This article is part of our special report European Business Summit.
Maria João Rodrigues, one of the architects of the EU’s Lisbon Strategy for growth and jobs, believes the EU needs a revised strategy which is greener, with a stronger focus on climate change and energy. She spoke to EURACTIV in an interview on the sidelines of the European Business Summit.
Maria João Rodrigues was involved in the development of the EU’s Lisbon Agenda, adopted in 2000. She is currently a special advisor on the Lisbon Agenda for the European Union. She also teaches at the Institute of European Studies, Université Libre de Bruxelles, and at the Lisbon University Institute (ISCTE).
Ten years ago, you were helping the Portuguese EU Presidency to define the Lisbon Agenda for growth and jobs, which has become the EU’s flagship policy for 2010. What is your assessment of the Lisbon Agenda today, especially in view of the current economic recession?
In spite of difficulties in implementation, I make a positive assessment. First, the EU has a new strategic consensus on the long-term priorities: A smarter economy, a green economy and an economy which combines a high level of competitiveness with social cohesion.
Before the crisis, we were reaching a quite important level of growth – 2.7% – and we have created 15 million jobs, so I think the outcome was good. But now we do have a crisis indeed.
Given the crisis, should EU governments focus on short term and solve the problems of banks and other large companies, or should one continue on competitiveness issues, which are more medium to long term?
I think we need both. We need very strong action to overcome the credit problem and we need to restore credit to support business and people. This is a serious crisis, but I also believe it is a unique opportunity to go stronger and quicker in the direction of our long term goals: if you think about big stimulus packages which are there, they should be used to invest in the green economy and on the smart economy, so this is an opportunity not to be missed.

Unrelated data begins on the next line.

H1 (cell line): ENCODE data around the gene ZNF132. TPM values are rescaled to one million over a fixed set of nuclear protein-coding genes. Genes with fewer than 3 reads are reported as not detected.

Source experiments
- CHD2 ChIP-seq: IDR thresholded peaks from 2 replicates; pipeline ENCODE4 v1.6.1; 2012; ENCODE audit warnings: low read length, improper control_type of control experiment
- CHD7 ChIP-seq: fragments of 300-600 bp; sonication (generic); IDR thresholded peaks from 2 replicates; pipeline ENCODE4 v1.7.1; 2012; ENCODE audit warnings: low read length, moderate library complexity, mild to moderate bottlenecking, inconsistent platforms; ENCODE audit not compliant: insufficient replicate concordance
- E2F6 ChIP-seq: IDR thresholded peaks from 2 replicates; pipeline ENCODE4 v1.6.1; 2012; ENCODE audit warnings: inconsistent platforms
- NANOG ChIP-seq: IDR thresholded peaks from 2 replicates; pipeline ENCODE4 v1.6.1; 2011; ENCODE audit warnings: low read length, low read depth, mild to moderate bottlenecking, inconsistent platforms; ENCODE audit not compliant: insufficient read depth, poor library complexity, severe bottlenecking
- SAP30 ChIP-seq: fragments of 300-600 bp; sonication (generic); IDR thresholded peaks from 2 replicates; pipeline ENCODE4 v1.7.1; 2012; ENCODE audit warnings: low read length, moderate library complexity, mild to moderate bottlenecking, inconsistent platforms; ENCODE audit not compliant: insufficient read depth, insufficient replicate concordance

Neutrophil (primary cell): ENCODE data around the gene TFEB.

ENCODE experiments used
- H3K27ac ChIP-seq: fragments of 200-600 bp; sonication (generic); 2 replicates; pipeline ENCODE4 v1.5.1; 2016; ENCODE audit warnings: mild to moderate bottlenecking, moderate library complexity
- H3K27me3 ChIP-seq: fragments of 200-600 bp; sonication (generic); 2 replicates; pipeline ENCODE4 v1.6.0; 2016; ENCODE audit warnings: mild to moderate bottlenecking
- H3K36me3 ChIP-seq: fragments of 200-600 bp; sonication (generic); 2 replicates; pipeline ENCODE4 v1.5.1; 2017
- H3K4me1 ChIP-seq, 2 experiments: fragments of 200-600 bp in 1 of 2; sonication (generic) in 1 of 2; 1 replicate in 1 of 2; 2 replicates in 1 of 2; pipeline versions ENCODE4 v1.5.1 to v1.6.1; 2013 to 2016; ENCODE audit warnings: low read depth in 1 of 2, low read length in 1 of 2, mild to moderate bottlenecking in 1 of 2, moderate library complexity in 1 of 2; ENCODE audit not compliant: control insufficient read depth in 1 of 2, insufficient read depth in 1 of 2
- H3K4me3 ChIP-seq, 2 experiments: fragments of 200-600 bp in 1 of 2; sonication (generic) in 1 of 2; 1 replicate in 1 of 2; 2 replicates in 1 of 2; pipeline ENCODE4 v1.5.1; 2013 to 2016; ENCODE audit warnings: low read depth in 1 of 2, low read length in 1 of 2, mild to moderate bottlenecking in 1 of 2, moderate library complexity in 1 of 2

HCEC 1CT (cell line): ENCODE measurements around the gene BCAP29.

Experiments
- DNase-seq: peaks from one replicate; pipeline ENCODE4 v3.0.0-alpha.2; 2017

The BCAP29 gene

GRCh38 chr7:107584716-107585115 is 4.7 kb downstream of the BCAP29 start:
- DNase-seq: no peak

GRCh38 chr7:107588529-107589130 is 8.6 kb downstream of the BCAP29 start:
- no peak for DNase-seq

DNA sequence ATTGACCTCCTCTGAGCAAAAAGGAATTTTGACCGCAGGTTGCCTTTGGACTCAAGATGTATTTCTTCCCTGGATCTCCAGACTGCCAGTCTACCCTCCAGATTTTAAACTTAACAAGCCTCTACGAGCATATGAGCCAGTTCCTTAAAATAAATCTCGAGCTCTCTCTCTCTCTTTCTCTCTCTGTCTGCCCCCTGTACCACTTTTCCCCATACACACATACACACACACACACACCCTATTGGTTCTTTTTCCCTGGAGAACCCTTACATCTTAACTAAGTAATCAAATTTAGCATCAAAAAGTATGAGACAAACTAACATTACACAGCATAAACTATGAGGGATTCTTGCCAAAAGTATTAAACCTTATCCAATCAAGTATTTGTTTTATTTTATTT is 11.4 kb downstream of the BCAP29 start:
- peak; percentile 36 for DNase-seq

The European Commission and Parliament are about to be renewed after the June European elections and will likely adopt a renewed agenda for the next five years. What are you main ideas there?
I think we need an agenda which is greener, with a stronger focus on climate change and energy. We need a very strong focus on the ‘triangle of knowledge’ – much more investment in innovation, education and research – but I think we need strong European instruments for that.
And finally, something new, which is to project our European agenda in our international cooperation with others. Because we see that the American economy is now shifting in the same direction and the same can happen in China or India. We should encourage this convergence towards a model of development which combines competitiveness with sustainable development.
Under the more recent Portuguese Presidency, you were involved in drafting a policy document on globalisation. At the time, Europe was trying to give globalisation a good image, but in the meantime, with the financial crisis, it has become a little bit more difficult. What would you change in this policy document on globalisation today?
This document was important, because it meant a new step in the European approach to globalisation. But now, taking into account the economic crisis, I would add a few things more: stronger regulation of financial markets, in order to avoid this kind of crisis, and stronger support for developing countries, because if they are not supported, we cannot overcome the crisis.
You have also written a book on ‘Europe, globalisation and the Lisbon Agenda’. What will people learn from this book that is not in the press already?
First, how to adapt the Lisbon Agenda to the national level, because we need to take national needs into account. And then, how we can use the Lisbon Treaty to go further in the implementation of the agenda. I think we do need stronger political instruments also.